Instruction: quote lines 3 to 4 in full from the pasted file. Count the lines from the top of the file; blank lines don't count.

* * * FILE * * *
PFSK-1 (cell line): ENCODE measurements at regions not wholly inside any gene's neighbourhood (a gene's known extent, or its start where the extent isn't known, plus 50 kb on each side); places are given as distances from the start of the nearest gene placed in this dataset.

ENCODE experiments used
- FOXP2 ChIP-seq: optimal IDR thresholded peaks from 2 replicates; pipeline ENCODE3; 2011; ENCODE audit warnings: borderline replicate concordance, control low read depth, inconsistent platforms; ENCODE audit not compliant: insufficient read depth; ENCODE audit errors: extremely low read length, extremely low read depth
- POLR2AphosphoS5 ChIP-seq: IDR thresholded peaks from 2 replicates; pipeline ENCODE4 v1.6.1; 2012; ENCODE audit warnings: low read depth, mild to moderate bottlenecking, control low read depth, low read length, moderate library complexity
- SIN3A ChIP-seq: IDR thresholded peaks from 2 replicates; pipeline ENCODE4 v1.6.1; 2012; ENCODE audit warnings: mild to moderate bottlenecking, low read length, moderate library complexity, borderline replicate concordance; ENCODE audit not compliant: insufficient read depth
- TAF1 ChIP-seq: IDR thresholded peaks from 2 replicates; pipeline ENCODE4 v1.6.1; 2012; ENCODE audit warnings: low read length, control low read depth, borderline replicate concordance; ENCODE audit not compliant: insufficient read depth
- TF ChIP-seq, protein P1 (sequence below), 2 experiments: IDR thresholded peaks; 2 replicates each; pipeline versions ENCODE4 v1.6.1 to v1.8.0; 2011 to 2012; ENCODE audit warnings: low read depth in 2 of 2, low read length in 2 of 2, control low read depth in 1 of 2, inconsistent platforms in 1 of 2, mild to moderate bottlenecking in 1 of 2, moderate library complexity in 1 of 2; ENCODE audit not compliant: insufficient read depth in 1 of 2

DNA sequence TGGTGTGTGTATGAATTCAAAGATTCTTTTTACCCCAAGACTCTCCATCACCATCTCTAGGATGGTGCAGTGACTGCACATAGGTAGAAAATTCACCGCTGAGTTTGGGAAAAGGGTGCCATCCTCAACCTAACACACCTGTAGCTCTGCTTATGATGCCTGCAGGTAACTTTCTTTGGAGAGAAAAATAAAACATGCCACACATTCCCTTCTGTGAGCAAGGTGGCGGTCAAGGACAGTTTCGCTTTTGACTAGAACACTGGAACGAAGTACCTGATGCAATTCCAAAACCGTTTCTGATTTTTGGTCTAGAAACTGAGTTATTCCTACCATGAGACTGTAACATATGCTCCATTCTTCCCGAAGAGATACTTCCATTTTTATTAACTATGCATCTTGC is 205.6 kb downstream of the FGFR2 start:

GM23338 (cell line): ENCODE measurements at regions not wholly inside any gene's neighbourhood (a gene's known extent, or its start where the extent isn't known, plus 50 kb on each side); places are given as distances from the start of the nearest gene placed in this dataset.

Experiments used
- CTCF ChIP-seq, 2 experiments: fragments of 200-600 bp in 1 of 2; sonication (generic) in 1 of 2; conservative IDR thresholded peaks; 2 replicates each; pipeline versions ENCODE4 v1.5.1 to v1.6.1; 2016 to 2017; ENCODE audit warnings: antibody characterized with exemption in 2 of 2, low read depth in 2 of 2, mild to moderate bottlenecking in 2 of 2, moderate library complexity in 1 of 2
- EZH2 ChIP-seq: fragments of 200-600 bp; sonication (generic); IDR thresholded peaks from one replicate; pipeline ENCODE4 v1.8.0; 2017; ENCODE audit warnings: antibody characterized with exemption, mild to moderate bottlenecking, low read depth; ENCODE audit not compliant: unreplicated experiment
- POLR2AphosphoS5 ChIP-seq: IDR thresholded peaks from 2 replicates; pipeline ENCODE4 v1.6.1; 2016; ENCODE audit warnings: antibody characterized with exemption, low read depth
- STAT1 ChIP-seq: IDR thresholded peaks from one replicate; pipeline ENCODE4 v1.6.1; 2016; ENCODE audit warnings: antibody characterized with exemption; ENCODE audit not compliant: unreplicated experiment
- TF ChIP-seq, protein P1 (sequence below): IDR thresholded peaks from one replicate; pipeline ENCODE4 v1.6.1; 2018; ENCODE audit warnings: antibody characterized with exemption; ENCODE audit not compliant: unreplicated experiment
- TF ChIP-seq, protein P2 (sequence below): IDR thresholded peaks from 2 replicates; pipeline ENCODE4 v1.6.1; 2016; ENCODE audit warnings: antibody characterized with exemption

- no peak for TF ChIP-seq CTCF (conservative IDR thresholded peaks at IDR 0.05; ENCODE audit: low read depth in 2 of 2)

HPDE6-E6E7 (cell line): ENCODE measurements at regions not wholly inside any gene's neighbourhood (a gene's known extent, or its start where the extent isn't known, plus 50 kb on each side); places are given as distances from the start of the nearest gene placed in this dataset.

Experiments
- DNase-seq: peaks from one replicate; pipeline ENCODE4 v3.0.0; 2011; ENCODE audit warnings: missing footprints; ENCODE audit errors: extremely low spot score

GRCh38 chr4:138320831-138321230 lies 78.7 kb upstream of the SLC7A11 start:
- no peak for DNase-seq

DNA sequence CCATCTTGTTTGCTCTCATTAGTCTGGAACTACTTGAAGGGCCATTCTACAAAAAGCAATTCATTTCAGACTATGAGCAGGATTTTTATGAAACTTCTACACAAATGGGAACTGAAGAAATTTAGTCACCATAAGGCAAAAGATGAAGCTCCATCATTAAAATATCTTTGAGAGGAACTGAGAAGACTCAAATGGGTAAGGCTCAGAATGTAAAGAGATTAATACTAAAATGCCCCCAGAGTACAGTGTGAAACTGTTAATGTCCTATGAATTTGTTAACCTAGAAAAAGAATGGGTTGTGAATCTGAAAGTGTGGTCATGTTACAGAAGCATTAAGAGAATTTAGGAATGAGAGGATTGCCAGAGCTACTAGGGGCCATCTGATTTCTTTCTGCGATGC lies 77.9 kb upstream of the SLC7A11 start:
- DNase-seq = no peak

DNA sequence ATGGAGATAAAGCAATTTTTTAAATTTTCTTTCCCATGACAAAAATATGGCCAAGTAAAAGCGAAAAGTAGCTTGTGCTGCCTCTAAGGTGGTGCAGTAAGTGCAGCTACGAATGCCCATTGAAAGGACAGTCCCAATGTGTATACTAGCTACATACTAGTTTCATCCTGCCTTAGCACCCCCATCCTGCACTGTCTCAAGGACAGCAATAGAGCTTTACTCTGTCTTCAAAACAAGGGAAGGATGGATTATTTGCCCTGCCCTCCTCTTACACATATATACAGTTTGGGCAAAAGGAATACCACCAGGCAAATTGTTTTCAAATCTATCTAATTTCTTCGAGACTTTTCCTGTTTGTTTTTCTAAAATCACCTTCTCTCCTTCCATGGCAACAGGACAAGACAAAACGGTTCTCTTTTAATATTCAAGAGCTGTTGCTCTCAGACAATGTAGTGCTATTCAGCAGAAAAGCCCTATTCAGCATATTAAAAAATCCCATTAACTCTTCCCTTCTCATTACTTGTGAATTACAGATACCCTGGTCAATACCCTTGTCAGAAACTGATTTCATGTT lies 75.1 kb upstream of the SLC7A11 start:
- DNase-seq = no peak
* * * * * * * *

- FOXP2 ChIP-seq: optimal IDR thresholded peaks from 2 replicates; pipeline ENCODE3; 2011; ENCODE audit warnings: borderline replicate concordance, control low read depth, inconsistent platforms; ENCODE audit not compliant: insufficient read depth; ENCODE audit errors: extremely low read length, extremely low read depth
- POLR2AphosphoS5 ChIP-seq: IDR thresholded peaks from 2 replicates; pipeline ENCODE4 v1.6.1; 2012; ENCODE audit warnings: low read depth, mild to moderate bottlenecking, control low read depth, low read length, moderate library complexity